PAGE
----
Buildings - the places where we live, learn, eat, sleep, and work - greatly effect our lives and how we live them.
Consider how much of your time each day is spent inside. 80 percent? 90 percent? Even more? This simple revelation reveals how important a building's design really is. A structure should not merely provide shelter from the elements, it should uniquely cater to the needs of it's inhabitants in a manner that promotes creativity, health, and happiness.
One man who understood this principle was Steve Jobs. In November 1999, Jobs' budding company, Pixar, needed a new corporate headquarters, so he took it upon himself to pilot its design. Jobs obsessed over almost every minute detail of the building, desiring to create a workplace that "promoted encounters and unplanned collaborations."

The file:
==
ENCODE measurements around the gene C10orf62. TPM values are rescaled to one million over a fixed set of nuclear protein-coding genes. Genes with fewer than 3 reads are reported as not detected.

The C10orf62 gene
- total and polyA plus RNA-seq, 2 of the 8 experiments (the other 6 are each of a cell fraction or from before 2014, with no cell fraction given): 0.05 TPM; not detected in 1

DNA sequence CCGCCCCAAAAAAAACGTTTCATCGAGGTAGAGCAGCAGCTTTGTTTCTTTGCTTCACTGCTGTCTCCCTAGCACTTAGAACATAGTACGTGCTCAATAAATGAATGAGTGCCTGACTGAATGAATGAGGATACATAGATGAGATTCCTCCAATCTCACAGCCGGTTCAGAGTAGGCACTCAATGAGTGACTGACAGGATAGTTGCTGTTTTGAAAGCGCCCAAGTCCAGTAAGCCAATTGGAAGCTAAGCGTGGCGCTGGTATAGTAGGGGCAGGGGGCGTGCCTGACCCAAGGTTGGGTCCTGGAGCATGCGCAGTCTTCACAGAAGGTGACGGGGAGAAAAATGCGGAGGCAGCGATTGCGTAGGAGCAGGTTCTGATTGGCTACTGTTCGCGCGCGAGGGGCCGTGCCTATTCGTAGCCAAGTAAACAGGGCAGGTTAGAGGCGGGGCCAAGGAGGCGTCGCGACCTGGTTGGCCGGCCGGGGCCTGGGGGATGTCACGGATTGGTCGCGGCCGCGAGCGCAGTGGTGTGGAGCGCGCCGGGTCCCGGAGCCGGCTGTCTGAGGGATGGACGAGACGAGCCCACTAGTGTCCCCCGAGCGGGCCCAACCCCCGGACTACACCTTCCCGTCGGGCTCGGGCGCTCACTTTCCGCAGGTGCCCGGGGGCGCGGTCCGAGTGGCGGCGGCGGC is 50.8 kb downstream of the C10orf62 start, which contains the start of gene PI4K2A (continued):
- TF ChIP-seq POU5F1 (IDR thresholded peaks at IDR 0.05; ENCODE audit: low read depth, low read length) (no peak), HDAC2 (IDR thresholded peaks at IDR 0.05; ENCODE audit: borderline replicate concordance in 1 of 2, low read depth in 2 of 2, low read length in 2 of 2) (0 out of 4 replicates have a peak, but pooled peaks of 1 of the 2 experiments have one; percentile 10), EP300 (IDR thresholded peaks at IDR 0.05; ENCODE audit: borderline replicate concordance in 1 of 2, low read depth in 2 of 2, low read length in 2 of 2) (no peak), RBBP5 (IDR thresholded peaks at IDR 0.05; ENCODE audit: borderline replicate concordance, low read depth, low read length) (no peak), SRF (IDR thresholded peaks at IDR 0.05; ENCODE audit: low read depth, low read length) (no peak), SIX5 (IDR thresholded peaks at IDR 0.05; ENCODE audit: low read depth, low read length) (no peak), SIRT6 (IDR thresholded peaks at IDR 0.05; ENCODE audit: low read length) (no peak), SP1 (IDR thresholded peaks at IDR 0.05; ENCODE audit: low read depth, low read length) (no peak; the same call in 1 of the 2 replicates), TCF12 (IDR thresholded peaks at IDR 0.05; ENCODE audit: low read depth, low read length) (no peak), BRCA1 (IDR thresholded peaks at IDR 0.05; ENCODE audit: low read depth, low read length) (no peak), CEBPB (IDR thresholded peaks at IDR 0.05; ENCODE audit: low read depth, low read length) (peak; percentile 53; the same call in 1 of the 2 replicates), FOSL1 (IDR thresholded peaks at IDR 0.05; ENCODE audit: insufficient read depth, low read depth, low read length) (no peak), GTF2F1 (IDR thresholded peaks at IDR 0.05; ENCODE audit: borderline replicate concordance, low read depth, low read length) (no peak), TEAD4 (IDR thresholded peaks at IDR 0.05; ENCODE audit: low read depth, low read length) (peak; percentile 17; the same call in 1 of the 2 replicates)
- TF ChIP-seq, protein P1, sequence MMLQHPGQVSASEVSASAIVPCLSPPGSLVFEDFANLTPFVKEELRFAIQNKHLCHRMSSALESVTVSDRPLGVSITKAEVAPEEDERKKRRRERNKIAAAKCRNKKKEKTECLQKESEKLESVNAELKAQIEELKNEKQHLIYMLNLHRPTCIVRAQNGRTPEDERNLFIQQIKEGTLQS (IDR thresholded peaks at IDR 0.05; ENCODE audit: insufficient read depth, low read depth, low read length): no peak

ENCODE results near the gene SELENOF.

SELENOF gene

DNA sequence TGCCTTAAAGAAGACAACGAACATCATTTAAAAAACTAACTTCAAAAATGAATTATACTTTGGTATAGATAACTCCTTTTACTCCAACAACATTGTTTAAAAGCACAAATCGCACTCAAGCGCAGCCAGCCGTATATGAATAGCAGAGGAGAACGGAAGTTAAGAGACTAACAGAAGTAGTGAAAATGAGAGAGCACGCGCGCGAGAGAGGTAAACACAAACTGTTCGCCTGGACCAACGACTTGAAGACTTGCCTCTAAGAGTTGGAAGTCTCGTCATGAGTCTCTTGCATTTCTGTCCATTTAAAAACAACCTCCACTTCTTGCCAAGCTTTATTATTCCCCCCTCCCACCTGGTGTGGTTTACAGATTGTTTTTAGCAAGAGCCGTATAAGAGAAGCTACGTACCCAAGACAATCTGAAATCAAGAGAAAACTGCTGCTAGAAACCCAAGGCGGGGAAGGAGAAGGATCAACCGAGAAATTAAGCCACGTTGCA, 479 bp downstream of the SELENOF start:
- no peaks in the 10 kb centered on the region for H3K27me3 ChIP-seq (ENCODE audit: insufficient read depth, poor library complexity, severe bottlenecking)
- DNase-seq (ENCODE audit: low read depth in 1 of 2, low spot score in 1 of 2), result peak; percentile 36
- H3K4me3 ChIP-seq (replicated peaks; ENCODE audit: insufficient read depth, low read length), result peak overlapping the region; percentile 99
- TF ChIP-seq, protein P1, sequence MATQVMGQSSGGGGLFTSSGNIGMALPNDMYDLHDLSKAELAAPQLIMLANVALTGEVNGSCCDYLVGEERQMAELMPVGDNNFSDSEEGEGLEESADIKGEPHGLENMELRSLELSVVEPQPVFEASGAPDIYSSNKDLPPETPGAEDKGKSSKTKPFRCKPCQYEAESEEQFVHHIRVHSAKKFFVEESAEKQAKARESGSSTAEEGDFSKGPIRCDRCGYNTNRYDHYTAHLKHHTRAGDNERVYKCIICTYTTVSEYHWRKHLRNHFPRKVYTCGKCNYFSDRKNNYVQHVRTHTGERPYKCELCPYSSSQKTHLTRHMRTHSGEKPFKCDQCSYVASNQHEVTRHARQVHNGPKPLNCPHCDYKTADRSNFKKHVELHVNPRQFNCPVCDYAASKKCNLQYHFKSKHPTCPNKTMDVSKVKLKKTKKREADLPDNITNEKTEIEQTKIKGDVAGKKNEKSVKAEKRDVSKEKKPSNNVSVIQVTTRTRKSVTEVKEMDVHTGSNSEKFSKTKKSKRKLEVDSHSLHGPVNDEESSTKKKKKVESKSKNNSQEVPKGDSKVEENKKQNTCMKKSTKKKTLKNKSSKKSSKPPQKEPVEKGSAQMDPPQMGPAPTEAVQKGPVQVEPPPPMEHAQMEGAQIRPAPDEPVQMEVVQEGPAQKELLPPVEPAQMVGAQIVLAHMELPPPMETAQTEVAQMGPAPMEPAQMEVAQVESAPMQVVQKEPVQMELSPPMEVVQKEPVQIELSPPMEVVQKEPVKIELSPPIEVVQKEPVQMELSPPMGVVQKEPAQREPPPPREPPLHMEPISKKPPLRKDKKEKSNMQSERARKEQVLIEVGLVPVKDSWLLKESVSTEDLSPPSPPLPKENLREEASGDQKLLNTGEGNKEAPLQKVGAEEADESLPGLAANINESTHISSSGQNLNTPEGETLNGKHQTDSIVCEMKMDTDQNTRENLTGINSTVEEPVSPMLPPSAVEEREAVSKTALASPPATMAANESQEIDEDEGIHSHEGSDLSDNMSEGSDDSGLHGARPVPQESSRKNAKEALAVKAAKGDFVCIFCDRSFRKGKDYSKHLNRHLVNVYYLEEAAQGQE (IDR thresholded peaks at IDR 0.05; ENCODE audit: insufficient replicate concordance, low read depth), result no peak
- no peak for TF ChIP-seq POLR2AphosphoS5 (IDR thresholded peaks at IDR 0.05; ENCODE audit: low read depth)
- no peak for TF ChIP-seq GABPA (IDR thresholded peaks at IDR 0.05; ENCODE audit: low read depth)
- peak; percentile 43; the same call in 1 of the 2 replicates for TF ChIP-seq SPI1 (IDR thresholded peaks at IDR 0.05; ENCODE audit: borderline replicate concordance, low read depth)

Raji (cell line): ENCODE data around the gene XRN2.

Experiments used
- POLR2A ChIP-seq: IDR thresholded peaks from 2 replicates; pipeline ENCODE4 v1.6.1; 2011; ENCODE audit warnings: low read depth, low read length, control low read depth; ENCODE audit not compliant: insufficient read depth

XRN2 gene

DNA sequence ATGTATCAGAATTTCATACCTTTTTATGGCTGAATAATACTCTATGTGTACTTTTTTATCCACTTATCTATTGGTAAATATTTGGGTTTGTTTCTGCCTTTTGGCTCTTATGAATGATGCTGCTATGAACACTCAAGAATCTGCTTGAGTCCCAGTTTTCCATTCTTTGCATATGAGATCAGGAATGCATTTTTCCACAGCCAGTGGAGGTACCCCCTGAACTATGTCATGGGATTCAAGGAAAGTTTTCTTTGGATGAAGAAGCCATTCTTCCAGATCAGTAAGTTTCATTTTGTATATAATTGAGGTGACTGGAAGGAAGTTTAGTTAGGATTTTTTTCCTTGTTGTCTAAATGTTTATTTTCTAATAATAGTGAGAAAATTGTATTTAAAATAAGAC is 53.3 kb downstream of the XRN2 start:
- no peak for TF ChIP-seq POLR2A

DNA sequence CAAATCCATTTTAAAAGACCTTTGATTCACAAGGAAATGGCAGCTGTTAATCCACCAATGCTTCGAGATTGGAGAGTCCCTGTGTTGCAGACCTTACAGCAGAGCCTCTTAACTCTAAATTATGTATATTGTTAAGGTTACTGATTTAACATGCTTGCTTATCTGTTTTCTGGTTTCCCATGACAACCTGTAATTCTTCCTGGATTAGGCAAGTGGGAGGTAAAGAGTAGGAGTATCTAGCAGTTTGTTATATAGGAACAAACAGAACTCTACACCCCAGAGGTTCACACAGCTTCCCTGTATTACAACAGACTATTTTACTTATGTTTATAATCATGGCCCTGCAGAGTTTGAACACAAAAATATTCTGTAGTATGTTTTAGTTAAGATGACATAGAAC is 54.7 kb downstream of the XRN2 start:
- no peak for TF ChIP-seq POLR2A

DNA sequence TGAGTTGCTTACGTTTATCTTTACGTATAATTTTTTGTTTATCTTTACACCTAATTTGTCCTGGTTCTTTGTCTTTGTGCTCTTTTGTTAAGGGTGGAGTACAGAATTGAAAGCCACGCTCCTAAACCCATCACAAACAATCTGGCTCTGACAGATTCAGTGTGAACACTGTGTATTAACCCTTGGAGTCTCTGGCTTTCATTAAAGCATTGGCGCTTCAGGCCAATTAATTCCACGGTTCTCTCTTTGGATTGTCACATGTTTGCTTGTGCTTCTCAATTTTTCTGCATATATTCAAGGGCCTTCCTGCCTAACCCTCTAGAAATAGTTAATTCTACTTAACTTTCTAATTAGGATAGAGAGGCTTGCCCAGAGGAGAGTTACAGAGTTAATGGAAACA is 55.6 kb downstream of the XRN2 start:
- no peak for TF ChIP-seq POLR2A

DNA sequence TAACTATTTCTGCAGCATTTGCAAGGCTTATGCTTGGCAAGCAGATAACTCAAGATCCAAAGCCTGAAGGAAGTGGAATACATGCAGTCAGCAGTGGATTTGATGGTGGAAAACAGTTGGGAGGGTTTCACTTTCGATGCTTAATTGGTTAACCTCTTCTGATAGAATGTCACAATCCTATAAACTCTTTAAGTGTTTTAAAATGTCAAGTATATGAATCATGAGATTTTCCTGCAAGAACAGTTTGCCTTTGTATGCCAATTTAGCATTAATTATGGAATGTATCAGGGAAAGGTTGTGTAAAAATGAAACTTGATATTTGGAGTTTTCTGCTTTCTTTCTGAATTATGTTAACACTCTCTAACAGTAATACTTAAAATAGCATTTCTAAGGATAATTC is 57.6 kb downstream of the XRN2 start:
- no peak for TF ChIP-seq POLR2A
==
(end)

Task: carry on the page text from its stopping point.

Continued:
"If a building doesn't encourage that, you'll lose a lot of innovation and the magic that's sparked by serendipity," Jobs told biographer Walter Isaacson.
Needless to say, Pixar's new headquarters exceeded even Jobs' elephantine expectations.
the complete and full attention they deserve. Such designs may slightly be more expensive, but it's unprofitable to miss out on the benefits they can yield.